puts it (or the substance of it) into writing at the time or reasonably soon afterwards. [Act 4 of 2012 wef 01/08/2012] (7) Notwithstanding paragraph (k) of subsection (1). [Act 4 of 2012 wef 01/08/2012] (3) A statement which is otherwise relevant under subsection (1) shall not be relevant if the court is of the view that it would not be in the interests of justice to treat it as relevant. (c). 97 32 (2) For the purposes of paragraph (a). at the request of the maker of the statement. (f). an agreement under that paragraph shall be of no effect for the purposes of any proceedings before the High Court or any proceedings arising out of proceedings before the High Court if made during proceedings before Informal Consolidation – version in force from 1/1/2015 . (e). Evidence CAP. (i) or (j) of subsection (1). with such notice requirements and other conditions as may be prescribed by the Minister under section 428 of the Criminal Procedure Code 2010 (Act 15 of 2010). and (b) in all other proceedings. [Act 27 of 2014 wef 01/10/2014] (5) Where a statement is admitted in evidence under subsection (1).1997 Ed. (g). thereby producing a corresponding statement in a document. the accused or any of the co-accused is represented by an advocate. an agreement under that paragraph does not enable a statement to be given in evidence in criminal proceedings on the prosecution’s behalf unless at the time the agreement is made. the court shall assign such weight as it deems fit to the statement. where a person makes an oral statement to or in the hearing of another person who. the statement in the document shall be treated for the purposes of those paragraphs as the statement of the maker of the oral statement. evidence may not be given under subsection (1) on behalf of a party to the proceedings unless that party complies — (a) in the case of criminal proceedings. [Act 4 of 2012 wef 01/08/2012] (4) Except in the case of subsection (1)(k). with such notice requirements and other conditions as may be prescribed in the Rules of Court or the Family Justice Rules. (d). [Act 4 of 2012 wef 01/08/2012] (6) Notwithstanding paragraph (k) of subsection (1). (h).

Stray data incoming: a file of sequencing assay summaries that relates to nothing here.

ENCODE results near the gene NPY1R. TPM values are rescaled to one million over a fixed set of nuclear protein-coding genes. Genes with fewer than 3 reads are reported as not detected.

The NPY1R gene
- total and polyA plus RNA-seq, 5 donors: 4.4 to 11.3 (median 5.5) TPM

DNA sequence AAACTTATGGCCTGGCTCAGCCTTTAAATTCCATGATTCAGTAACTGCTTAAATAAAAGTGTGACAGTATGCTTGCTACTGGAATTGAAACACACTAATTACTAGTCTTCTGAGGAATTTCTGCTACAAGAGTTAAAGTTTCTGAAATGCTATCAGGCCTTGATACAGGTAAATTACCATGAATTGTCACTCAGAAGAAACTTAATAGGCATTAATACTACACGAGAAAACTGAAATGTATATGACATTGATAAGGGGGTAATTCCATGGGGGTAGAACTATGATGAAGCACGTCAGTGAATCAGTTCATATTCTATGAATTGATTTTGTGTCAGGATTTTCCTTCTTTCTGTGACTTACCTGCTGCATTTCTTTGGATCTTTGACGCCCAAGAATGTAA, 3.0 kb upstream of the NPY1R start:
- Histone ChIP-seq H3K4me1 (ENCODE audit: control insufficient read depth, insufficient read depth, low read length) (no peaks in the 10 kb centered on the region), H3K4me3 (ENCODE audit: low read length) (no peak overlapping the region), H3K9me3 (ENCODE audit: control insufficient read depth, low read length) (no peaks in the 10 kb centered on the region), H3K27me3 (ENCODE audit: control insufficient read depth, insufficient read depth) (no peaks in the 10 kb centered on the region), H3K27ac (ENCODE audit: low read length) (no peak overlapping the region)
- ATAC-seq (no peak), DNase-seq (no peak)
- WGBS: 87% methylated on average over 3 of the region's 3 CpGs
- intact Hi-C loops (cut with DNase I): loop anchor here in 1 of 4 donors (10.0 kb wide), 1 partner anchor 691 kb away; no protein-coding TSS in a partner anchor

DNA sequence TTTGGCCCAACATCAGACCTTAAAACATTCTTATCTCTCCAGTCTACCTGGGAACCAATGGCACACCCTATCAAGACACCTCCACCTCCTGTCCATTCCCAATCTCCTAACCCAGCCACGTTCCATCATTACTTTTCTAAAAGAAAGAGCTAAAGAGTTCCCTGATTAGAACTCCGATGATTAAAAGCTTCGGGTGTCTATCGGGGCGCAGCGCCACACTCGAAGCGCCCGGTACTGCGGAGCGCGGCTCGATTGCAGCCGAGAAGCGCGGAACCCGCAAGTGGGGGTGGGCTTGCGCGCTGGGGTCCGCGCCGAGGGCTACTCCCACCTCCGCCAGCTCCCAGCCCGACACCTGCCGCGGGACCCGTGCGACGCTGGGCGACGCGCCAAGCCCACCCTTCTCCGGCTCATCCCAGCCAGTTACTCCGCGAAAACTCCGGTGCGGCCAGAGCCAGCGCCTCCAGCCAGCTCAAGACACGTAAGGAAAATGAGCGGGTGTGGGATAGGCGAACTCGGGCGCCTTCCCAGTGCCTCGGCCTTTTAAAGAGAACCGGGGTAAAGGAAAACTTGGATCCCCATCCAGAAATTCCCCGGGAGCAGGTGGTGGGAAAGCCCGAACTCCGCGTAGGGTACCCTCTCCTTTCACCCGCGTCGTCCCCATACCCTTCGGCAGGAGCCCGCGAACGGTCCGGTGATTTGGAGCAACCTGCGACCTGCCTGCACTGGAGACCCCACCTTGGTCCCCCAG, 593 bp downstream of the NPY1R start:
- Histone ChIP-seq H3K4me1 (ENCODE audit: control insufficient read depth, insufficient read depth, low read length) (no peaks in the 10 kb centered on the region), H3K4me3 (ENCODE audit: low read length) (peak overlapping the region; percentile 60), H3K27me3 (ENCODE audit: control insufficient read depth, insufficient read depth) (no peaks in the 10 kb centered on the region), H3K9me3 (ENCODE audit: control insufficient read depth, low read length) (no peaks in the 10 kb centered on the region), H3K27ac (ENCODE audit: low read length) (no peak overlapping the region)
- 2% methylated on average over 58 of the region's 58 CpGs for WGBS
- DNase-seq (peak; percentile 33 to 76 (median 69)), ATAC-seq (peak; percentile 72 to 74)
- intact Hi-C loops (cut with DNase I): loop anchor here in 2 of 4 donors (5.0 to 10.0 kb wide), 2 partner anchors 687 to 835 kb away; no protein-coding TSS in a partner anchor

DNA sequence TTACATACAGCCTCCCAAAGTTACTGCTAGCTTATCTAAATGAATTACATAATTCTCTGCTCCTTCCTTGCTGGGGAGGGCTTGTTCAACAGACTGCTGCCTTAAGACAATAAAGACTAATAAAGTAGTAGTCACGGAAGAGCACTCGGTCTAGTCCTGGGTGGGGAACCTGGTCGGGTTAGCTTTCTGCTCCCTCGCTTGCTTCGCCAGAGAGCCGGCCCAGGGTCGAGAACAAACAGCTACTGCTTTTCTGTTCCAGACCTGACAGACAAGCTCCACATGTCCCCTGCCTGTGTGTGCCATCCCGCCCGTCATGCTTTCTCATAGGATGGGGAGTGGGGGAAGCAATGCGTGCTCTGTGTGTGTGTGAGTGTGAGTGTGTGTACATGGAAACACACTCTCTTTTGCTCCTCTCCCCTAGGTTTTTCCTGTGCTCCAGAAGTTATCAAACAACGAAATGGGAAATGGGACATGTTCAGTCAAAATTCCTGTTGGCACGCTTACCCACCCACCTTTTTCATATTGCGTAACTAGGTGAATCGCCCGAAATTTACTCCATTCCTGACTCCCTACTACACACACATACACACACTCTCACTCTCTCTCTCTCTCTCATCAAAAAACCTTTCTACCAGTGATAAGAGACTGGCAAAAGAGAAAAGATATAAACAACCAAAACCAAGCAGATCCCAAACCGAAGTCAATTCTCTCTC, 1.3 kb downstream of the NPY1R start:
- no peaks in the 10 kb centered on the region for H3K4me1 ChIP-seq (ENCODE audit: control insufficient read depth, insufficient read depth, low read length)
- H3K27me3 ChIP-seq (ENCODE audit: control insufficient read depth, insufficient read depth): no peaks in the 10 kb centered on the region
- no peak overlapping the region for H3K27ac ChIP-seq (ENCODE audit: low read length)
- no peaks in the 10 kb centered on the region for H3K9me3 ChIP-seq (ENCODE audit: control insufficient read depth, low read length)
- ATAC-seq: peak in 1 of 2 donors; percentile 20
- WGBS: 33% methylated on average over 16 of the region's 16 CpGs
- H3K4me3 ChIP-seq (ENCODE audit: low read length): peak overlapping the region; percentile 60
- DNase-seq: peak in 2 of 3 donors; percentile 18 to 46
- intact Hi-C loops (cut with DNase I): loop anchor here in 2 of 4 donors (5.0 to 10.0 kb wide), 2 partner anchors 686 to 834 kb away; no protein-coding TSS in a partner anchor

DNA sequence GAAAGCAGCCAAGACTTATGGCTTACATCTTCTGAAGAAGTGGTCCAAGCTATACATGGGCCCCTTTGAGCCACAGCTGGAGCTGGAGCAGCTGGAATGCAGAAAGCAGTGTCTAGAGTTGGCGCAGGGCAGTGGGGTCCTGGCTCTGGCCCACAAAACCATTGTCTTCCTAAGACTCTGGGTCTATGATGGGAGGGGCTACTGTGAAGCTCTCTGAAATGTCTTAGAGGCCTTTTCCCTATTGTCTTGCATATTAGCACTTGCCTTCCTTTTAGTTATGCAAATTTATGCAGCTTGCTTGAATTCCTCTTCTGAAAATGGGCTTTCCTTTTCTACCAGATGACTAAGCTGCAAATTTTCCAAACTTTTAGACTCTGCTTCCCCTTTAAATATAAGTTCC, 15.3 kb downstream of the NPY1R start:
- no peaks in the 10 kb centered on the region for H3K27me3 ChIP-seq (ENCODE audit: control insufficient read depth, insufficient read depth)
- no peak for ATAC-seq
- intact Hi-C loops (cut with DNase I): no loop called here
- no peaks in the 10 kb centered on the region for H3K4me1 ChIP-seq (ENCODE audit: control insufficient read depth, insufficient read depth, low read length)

treated as stating fact that utterance implies 32A. evidence could not have Informal Consolidation – version in force from 1/1/2015 . of statement admitted under certain provisions 32C.33 CAP. if that person had been so called. a statement of opinion by him on a relevant matter on which he is not qualified to give expert evidence. being a matter of which. an examining Magistrate conducting a committal hearing under Division 2 of Part X of the Criminal Procedure Code 2010. For the purposes of section 32(1). section 32 applies to statements of opinion as they apply to statements of fact. if that person had been so called. if he had denied it. is admissible as evidence of what he perceived. and (b) as regards any matter which. 97 Evidence 1997 Ed..—(1) Where in any proceedings a statement made by a person who is not called as a witness in those proceedings is given in evidence by virtue of section 32(1) — (a) any evidence which. (2) A statement of opinion shall only be admissible under section 32(1) if that statement would be admissible in those proceedings if made through direct oral evidence. [Act 4 of 2012 wef 01/08/2012] Statement of opinion 32B. could have been put to him in cross-examination for the purpose of undermining his credibility as a witness.. [Act 4 of 2012 wef 01/08/2012] Admissibility of evidence as to credibility of maker.—(1) Subject to this section. a protest. etc. [Act 4 of 2012 wef 01/08/2012] Protest. would be admissible for the purpose of undermining or supporting that person’s credibility as a witness. etc. (3) Where a person is called as a witness in any proceedings. greeting. if made as a way of conveying relevant facts personally perceived by him. greeting or other verbal utterance may be treated as stating any fact that the utterance implies. is admissible for that purpose in those proceedings.